Check out these craft essays in the September issue of Brevity - online:
Exploring Intersections: An Exercise in Dismembering and Remembering Selves by Lockie Hunter
A writing exercise that has generated a great deal of excitement in my nonfiction classes is one I call the “self-adjectives” exercise. Its intent – to locate your interests and passions by listing self-descriptors – is similar to Sherry Simpson’s “tiny masters” exercise (Brevity craft essay, Issue 28) and rarely failed to spawn enthusiastic responses…until I began teaching at Warren Wilson College.
The Wonder of Geese by Bryan Furuness
One of the worst teachers I ever had was a man named Sam, who led my first writing workshop in graduate school. He used to stop class whenever geese flew past the window. “Geese!” he’d say, interrupting whoever was speaking, even if it was himself. The class would look dutifully at the geese, and some ass-kisser would say, “Wow,” or, “That’s really something, how they V up.” By the time we’d get back to the discussion, Sam would have forgotten what we’d been talking about, and everyone else would pretend to have forgotten, too. But not me.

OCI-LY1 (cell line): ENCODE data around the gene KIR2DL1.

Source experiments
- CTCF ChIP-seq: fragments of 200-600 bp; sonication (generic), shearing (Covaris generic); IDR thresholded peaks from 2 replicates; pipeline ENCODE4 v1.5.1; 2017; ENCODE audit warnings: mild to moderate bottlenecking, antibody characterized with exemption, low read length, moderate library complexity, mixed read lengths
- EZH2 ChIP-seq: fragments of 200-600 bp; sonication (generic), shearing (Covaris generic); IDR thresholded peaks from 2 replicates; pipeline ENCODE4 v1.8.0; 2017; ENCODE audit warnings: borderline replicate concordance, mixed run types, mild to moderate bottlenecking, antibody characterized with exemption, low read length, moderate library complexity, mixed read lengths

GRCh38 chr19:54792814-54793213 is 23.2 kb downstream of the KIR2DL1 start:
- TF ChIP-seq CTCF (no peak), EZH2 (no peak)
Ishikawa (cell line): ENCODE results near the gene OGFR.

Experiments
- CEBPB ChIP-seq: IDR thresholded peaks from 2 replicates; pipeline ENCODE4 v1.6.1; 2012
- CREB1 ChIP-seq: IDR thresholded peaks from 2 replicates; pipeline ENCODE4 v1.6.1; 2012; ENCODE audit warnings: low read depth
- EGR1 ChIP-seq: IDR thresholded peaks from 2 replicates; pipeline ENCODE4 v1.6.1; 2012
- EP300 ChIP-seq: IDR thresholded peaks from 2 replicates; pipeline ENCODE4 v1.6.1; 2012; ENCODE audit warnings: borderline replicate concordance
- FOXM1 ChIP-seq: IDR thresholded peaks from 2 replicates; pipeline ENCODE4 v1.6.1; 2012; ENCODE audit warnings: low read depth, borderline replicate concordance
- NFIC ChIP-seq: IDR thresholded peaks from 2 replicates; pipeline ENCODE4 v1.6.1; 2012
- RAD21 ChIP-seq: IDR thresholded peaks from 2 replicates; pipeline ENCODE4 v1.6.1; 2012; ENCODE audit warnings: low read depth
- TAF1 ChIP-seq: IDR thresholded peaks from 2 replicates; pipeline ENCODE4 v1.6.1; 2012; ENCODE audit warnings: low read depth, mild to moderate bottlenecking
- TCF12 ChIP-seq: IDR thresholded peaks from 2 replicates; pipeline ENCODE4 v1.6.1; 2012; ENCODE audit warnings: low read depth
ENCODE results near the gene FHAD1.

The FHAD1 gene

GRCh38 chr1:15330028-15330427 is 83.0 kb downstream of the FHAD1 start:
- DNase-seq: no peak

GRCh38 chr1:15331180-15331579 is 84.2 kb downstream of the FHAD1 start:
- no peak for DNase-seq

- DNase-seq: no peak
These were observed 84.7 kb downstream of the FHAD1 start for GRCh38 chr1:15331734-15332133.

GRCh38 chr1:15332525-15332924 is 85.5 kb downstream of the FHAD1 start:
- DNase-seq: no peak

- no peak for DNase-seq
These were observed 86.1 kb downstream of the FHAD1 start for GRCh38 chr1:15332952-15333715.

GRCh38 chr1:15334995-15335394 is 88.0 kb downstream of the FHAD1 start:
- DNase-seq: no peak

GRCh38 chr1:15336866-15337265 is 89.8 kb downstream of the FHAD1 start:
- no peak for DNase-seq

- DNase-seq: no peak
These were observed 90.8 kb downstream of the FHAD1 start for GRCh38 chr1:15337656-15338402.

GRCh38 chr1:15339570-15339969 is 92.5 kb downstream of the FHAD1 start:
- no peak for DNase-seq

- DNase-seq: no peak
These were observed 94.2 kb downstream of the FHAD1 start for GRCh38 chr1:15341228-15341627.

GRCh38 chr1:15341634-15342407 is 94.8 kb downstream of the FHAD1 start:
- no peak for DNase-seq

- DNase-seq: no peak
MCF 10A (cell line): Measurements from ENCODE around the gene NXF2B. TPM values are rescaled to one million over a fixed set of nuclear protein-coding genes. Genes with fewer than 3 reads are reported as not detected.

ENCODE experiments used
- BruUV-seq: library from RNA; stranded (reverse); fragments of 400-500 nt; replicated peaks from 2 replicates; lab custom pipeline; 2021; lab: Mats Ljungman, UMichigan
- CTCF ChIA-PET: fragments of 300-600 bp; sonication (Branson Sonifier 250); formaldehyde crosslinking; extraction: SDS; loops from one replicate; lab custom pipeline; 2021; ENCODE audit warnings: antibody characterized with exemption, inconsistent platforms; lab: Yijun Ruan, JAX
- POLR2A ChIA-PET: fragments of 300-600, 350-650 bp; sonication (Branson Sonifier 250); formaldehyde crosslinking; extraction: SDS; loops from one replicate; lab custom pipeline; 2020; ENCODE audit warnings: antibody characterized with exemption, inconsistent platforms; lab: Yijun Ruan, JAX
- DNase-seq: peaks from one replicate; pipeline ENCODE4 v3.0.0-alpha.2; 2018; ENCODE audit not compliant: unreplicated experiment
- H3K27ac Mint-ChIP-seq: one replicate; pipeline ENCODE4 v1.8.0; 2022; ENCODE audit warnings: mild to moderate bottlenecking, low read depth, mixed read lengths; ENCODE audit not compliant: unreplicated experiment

Q&A: Using Tension and the Narrative Arc by Brendan O'Meara
An interview with Thomas French, Pulitzer prize-winning journalist and author of the New York Times bestseller Zoo Story: Life in the Garden of Captives, on the challenges of long-form journalism and how the writer uses tension in the story to create a dramatic narrative.